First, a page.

Research indicates that Lou Reed was born Lewis Allan Reed on March 2 1942 at Beth El Hospital in Brooklyn. It also says that he received electroconvulsive therapy during his younger years in an attempt to shock the homosexual urges out of him. He also went to Syracuse, and made friends with Delmore Schwartz. Following his time done with the Velvet Underground, he worked as a typist at an accounting firm for a year and then released an album that went largely unnoticed. Transformer came out shortly thereafter, but that's for another day.
There's more to Lou than trannies and heroin. Obviously, there's the music but there's also an attitude. Given my limited number of quality life experiences, all that I know about Brooklyn in the 1950s is what I read in Hubert Selby Jr.'s book. I know that people were hungry and broke, and were willing to do whatever was necessary to get through to tomorrow. Cigarettes, pills, and booze are just as good as soup, bread, and milk. The need to survive is penultimate among all else, and running away isn't surviving it's, running away. The individual is the individual, and all decisions and outcomes only affect the individual. Morals are subjective, and the world doesn't hesitate so you shouldn't either.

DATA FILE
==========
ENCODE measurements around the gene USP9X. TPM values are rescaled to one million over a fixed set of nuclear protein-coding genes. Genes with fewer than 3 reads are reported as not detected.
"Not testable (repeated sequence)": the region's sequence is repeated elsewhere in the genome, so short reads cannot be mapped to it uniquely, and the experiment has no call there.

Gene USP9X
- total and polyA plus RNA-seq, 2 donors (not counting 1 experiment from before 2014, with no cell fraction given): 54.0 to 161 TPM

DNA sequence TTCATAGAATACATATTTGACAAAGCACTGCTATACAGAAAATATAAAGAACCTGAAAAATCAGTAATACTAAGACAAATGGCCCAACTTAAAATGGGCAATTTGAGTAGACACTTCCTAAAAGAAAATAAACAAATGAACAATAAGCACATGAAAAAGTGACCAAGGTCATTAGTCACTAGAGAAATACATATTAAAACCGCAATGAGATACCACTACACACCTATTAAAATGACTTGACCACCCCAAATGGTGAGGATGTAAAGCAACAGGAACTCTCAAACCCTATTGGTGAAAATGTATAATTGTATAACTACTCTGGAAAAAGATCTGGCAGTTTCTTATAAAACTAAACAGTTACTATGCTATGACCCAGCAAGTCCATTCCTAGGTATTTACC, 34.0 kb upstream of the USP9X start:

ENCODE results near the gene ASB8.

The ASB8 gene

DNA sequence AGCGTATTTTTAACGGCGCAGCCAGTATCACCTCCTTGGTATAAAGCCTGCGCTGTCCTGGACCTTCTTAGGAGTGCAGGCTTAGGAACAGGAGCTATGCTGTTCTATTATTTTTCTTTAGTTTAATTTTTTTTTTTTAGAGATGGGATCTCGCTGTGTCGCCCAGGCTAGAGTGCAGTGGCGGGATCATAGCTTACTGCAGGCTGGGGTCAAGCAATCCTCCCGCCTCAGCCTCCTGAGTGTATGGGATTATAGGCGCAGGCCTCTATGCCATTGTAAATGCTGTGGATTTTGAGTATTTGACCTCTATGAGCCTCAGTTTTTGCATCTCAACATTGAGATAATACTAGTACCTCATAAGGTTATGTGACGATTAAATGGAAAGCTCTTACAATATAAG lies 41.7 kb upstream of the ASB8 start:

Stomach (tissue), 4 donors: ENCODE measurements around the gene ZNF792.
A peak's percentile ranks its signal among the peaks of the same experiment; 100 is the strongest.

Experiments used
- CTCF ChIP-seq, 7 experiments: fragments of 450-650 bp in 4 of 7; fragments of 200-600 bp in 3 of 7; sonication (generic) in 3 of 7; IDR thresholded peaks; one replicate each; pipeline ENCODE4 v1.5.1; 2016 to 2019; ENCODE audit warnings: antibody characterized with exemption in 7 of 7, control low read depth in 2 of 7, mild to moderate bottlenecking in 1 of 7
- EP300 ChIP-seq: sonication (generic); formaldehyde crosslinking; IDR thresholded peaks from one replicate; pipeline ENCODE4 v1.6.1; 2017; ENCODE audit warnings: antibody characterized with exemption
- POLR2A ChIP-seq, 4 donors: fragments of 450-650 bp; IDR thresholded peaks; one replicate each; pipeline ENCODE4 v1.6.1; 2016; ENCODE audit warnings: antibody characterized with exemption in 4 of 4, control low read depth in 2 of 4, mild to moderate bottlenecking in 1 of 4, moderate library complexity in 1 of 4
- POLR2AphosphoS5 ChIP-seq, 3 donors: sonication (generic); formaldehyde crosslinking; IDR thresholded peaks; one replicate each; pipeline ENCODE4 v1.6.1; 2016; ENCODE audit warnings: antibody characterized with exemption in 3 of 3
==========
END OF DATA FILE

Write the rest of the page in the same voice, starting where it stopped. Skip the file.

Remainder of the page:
This isn't going to be hollow praise for seven days straight. Is it possible that the great american novel could be a record? The spirit of life is there, although at times it's battered, strung out, and lonely. However at other times, it's almost optimistic. It knows that tomorrow is coming and could in theory be better than today, but at the same time recognizes that it may not be that great. The words in the songs promote thought, and the music makes the head bob. This is Lou Reed Week.